How PEPFAR, the `genius plan,’ came together to save 25 million lives

Tom Hart, President of the ONE Campaign, discusses PEPFAR's 20 years of impact.

U2 lead singer Bono has called the U.S. President’s Emergency Plan for AIDS Relief (PEPFAR) a “genius plan” because the program has saved 25 million lives over the two decades since its inception by President George W. Bush.  

“It’s almost hard to imagine how devastating HIV was, particularly in the continent of Africa, 20 years ago,” Tom Hart, the President of the ONE Campaign, the advocacy organization Bono co-founded to end extreme poverty and preventable disease, said in an interview. “Five thousand people were dying every day. At its peak, 2 million people died in a year…. It was destroying, gutting whole communities and countries. The CIA did one of its national intelligence reports citing HIV as having a destabilizing impact in these countries.” 

Today, the picture is much different. In addition to the lives saved, PEPFAR has prevented millions of HIV infections and accelerated progress toward controlling HIV/AIDS in more than 50 countries. PEPFAR has become the largest commitment by any nation to address a single disease in human history. It has also worked through the public-private partnership Go Further to perform 5.7 million cervical cancer screenings for women living with HIV in sub-Saharan Africa. 

Hart sees PEPFAR’s success as a tribute to President Bush’s leadership and clarity of mission as well as to the willingness of courageous politicians, scientists, and faith leaders to compromise, have hard conversations, and transcend partisan politics to come together to save millions of human lives.  

Initially, the plans were “met with a lot of skepticism,” Hart said.  

HIV medications were expensive, to the tune of $10,000 a year per patient, and required significant drug management, including timing medications and the need to take some with food. One policymaker objected that the high-tech drugs wouldn’t be effective in Africa because many people didn’t have wristwatches. Condom distribution to prevent HIV transmission, the primary U.S. policy to that point, was also controversial in some religious circles.  

“There was a lot of blood on the floor during the debates around authorizing and funding this program,” Hart said. “It was a pitched battle, and the whole thing was close to falling apart, except politicians of good will said, for a bigger cause – the prevention of mass death from a preventable, treatable disease – we’re going to compromise.”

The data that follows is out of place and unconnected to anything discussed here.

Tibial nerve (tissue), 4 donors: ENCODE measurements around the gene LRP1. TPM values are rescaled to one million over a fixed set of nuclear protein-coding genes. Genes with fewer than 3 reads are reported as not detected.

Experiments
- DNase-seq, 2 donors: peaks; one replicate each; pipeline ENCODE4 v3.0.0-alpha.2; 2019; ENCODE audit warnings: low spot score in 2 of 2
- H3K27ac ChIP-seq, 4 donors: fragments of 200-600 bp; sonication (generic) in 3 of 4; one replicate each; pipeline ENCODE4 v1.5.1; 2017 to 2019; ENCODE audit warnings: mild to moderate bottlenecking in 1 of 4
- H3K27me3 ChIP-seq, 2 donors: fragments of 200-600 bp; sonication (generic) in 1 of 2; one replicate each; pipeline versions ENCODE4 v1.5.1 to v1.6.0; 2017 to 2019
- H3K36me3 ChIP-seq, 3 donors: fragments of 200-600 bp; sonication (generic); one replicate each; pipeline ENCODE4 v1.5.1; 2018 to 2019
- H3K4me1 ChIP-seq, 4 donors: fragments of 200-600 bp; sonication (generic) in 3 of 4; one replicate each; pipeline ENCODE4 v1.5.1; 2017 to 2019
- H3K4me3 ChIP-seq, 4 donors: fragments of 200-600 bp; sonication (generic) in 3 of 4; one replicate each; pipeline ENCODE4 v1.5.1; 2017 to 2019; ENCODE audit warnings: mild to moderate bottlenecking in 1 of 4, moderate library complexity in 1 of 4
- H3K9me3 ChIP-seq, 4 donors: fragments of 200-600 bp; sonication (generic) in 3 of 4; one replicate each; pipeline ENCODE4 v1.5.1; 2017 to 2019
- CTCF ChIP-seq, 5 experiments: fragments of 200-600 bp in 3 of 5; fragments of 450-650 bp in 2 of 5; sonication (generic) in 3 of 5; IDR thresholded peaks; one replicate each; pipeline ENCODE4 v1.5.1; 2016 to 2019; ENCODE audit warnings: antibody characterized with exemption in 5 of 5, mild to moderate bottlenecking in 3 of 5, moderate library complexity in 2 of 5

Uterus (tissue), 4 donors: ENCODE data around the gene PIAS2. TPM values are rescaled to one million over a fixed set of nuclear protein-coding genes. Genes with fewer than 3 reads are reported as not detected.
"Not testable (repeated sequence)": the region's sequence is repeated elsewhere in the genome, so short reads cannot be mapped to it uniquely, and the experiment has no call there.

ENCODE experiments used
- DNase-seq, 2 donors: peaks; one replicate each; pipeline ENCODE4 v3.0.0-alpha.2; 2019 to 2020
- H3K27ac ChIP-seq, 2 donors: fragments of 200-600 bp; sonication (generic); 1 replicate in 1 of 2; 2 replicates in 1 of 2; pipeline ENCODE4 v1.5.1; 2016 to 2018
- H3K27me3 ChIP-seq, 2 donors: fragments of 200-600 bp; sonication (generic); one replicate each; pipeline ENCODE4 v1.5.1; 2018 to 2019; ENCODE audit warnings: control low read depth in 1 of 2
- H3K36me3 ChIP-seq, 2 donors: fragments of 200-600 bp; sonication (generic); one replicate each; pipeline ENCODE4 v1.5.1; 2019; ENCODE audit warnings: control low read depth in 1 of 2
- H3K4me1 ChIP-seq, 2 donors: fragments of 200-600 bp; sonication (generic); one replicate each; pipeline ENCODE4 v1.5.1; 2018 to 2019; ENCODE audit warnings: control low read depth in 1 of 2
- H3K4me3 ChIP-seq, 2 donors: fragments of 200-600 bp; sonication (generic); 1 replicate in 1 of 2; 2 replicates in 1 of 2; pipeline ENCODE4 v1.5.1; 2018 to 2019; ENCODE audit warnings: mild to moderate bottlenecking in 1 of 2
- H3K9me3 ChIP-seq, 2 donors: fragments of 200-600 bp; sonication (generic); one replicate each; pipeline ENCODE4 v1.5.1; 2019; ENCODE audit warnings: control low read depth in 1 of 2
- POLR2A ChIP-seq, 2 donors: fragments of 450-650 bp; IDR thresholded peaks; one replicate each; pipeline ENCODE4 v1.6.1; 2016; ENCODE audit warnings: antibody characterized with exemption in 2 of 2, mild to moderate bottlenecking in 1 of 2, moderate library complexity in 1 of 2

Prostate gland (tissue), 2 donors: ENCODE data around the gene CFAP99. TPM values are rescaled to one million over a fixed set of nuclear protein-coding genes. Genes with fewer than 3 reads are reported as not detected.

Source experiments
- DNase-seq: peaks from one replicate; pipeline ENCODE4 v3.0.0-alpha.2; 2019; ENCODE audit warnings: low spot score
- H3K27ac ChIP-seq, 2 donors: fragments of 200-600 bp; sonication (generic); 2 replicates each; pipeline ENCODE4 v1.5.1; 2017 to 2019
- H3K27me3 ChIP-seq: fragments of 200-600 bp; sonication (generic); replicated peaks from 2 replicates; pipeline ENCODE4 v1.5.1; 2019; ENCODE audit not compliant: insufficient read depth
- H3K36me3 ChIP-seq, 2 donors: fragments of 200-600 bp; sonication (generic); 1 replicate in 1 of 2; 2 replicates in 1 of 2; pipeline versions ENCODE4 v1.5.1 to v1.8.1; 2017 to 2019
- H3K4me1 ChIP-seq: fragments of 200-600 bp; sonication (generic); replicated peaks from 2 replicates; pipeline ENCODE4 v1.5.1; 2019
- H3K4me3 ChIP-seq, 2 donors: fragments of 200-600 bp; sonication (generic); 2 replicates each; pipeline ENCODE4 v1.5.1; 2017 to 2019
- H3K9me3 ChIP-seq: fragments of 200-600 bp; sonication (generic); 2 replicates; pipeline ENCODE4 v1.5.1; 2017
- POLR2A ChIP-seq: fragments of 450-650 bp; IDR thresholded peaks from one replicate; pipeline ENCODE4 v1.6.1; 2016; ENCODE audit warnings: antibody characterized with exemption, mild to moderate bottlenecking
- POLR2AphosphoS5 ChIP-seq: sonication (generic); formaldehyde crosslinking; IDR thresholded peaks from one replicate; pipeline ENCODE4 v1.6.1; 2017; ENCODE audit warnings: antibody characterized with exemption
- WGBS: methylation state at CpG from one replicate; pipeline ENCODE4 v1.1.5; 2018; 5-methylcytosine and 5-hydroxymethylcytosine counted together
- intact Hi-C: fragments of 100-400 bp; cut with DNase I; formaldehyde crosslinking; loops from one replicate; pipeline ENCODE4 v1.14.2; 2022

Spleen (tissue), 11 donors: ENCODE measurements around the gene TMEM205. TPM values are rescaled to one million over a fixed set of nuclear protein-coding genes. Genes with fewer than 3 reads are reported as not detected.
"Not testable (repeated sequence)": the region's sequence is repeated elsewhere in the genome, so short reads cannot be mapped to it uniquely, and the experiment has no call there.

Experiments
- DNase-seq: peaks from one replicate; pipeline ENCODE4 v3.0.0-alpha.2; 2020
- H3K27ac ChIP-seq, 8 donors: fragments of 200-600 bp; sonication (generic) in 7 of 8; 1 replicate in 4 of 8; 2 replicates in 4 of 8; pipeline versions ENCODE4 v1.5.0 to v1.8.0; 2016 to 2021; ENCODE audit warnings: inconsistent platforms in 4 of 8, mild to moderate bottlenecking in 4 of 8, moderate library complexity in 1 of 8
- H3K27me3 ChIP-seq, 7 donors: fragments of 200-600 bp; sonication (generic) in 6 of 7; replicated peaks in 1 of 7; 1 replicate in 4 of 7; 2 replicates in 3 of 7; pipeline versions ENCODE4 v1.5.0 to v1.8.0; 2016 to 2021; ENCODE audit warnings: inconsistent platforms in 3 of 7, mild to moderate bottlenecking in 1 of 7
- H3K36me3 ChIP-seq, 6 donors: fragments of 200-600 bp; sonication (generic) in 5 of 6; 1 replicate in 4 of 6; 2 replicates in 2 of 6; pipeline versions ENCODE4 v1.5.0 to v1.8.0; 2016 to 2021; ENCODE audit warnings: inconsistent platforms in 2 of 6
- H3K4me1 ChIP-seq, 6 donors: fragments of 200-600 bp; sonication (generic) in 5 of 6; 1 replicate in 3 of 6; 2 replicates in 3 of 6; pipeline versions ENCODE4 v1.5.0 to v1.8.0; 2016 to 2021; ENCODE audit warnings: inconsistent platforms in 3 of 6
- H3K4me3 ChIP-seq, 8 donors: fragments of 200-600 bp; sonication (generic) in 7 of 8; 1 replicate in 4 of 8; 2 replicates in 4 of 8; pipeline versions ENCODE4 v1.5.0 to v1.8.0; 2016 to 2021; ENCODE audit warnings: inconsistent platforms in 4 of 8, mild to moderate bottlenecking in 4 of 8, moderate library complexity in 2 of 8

There was bipartisan support from the outset, led in the Senate by Democrat John Kerry and Republican Bill Frist and in the House by Democrat Barbara Lee and Republican Jim Kolbe. There was also outside advocacy from across the political spectrum, including evangelical churches and domestic HIV activists. 

“There was a growing clamor to address this real need,” Hart said. “And there’s no substitute for the leadership and the risk that President Bush took by tackling this issue. And not just tackling it, choosing to do the most aggressive version.” 

One of the things that set PEPFAR apart from preceding development programs was its emphasis on metrics and goals. At the outset, that was to put 2 million people on treatment, prevent 7 million infections, and reach 10 million people whose lives had been impacted by the disease, such as orphans, within the first five years. The president would regularly ask where the program was in meeting these targets and achieving “precision, clarity, and accountability.”  

Fast forward, and the building blocks laid by PEPFAR and its sister organization, the Global Fund to Fight AIDS, Tuberculosis, and Malaria, allowed partner countries to smoothly pivot to tackle new global health challenges, including Ebola and the COVID-19 pandemic, Hart said. 

PEPFAR is up for reauthorization this year and still has a lot of bipartisan support, but Hart said the ONE Campaign is working to educate new lawmakers on both sides of the aisle about the program and “its incredible lifesaving power.” He’s “confident,” however, that it will be reauthorized for another five years, despite rancor in Washington.  

Because the job isn’t yet done when it comes to HIV/AIDS. More than 600,000 people still die each year from the disease.  

As the program enters its third decade, many of the African government partners are stepping up to take increased leadership roles, including with financing, Hart said.  

To “ensure healthy lives and promote well-being for all at all ages” is one of the United Nations’ 17 sustainable development goals for the world to achieve by 2030, and PEPFAR is one of the best ways to help that happen, he said. 

“There is no program on the planet doing more than PEPFAR toward that goal,” Hart said.